30 June 2012

For those with five minutes

Excerpted from Part III of Beggars, Barterers, and Bandits posted in September 2011, following a discussion of imminent threats to society:

photo of market tables[...] To survive in a time of extreme upheaval when most social systems have been dissolved, we will either become beggars, barterers, or bandits. Those who can be self-sufficient will provide for their own needs as much as possible and will barter for whatever they cannot grow or build. A basic understanding of how to use that bartering system to one's advantage has obvious benefits. Those who cannot support themselves through their own work and ingenuity will either beg or steal, which doesn't sound that much different from now. Keeping the thread of a civil society intact requires that most people become barterers. We can reduce crime and poverty now by preparing people to support themselves and increase local collaboration. Training an entire nation to be better barterers as well as entrepreneurs or corporate titans is time well-spent in a strained educational system. As I've mentioned in a previous post, even people who work to serve, or people who will never start their own business, can benefit from understanding how business works. It is part of a larger picture of national strength-building....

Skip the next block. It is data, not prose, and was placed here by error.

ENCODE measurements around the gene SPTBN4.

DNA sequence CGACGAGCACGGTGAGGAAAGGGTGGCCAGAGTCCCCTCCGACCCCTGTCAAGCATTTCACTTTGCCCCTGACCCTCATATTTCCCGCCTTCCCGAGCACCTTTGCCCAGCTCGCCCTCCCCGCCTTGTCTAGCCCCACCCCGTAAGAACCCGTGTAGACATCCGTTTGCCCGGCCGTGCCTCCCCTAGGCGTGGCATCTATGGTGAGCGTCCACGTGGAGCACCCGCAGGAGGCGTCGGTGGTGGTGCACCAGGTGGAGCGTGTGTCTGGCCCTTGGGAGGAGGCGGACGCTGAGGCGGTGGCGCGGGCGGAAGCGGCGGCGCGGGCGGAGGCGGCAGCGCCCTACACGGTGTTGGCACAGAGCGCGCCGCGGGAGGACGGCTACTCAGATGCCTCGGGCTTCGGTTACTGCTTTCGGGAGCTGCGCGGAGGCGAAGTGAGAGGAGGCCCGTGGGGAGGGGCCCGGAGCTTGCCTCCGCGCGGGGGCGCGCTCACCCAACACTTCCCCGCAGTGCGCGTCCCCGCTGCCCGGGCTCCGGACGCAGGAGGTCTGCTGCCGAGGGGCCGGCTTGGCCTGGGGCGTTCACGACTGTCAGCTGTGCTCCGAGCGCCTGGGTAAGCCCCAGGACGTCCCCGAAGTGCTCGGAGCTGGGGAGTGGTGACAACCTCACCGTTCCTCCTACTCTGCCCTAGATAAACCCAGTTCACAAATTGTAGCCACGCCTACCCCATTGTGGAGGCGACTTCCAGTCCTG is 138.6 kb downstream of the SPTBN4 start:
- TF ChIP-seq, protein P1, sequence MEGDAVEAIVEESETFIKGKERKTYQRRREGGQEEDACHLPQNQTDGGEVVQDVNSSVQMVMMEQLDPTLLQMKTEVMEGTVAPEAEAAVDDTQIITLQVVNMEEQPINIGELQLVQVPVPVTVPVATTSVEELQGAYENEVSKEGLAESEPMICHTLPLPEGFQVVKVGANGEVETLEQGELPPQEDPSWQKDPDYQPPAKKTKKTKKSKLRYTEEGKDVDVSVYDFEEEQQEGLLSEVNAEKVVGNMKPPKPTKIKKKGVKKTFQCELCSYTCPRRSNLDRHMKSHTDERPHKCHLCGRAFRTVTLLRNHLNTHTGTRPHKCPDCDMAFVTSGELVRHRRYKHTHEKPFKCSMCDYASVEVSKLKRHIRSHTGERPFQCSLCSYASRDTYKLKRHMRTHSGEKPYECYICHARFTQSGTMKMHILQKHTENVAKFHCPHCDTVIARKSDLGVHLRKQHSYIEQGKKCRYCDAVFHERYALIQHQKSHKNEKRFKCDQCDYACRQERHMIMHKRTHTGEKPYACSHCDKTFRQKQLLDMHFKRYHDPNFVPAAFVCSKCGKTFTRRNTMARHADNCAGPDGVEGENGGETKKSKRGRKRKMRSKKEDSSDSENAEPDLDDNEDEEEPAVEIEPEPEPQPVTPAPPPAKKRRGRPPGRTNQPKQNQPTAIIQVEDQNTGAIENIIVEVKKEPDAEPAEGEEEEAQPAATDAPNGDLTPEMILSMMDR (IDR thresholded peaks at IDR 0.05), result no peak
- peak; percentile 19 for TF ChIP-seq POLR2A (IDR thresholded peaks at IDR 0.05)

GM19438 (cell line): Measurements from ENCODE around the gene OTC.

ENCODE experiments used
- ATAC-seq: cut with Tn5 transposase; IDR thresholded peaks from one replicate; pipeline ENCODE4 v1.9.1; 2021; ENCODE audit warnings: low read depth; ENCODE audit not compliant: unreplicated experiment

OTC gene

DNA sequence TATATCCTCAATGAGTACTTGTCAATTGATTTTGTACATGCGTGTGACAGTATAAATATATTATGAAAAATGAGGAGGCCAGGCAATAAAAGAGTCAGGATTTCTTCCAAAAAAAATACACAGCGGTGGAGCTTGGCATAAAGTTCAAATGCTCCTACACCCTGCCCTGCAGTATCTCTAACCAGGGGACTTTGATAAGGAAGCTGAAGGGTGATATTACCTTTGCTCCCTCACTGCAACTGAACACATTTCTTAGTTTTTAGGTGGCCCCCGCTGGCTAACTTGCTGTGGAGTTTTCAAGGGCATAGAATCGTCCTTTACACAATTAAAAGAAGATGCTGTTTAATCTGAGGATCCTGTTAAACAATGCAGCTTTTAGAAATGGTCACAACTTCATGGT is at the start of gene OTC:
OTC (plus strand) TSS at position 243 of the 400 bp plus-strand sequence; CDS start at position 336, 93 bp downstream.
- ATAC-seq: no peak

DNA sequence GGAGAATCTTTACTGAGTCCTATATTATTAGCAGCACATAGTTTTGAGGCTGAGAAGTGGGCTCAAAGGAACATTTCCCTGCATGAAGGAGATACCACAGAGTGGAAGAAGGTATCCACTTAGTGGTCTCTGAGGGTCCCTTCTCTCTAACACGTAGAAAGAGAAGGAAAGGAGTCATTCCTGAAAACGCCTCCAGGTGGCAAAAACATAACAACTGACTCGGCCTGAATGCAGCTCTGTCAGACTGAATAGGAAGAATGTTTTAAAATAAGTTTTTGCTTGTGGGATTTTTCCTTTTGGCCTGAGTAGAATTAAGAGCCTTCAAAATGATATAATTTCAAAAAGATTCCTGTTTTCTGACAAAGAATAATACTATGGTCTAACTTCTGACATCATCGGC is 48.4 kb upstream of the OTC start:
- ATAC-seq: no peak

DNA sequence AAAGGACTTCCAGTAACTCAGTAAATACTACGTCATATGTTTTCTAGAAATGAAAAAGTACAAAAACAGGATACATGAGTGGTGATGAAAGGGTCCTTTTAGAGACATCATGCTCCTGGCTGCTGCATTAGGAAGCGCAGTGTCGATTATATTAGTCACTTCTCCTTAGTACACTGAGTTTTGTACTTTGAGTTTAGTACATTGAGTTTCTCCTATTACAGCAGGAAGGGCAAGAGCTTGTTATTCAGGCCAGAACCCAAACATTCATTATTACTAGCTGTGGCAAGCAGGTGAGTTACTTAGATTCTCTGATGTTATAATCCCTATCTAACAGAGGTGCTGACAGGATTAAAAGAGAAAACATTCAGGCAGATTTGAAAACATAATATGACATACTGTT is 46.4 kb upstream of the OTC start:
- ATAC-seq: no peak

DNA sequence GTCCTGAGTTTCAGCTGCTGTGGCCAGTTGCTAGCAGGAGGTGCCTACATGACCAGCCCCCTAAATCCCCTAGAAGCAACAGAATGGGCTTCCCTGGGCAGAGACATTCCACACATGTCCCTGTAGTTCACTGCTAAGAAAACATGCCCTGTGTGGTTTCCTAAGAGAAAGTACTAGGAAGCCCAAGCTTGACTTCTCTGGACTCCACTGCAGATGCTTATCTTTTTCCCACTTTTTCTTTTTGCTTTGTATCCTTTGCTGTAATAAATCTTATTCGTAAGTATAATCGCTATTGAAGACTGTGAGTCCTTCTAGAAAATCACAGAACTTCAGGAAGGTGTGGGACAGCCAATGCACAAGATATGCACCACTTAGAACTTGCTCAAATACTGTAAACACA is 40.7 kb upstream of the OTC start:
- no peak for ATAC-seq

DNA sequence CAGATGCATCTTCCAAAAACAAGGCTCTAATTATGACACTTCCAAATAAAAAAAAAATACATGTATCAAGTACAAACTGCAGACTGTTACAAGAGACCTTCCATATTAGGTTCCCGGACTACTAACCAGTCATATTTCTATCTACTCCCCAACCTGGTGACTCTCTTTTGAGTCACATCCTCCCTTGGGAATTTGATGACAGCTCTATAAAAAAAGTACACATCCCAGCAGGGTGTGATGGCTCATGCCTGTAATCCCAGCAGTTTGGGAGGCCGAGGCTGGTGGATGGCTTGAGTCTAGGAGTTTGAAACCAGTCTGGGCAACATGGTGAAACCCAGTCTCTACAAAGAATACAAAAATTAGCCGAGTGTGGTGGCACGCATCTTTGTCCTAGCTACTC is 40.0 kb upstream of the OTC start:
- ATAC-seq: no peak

"We are the one species on the planet that will run into a burning fire to save a complete stranger. We are the one species on the planet that will organize our community to help a community on the other side of the world that we may never visit. We're the one species on the planet that has the compassion to make sacrifices to help another species." John Cronin
[...] average Americans can no longer look to large corporations, banks, or the government to be benefactors of opportunity. We must make our own opportunities, creating strength through self-reliance. People often point to the unity felt in the U.S. after the 9/11 attacks as a beacon of hope, as proof that we have the ability to see past the petty issues that often cloud our disagreements. That same unity of purpose arose again after Hurricane Katrina flooded the Gulf states, and Americans quickly realized that the government can be ill-prepared for even the most local of disasters. Business knowledge cultivates self-reliance, which cultivates a stronger, smarter populace, who will resist out-of-control governments, monopolies, or would-be despots. We have it in us now to collaborate and work toward a system where no one will have to go hungry, and we will still have an opportunity to thrive.

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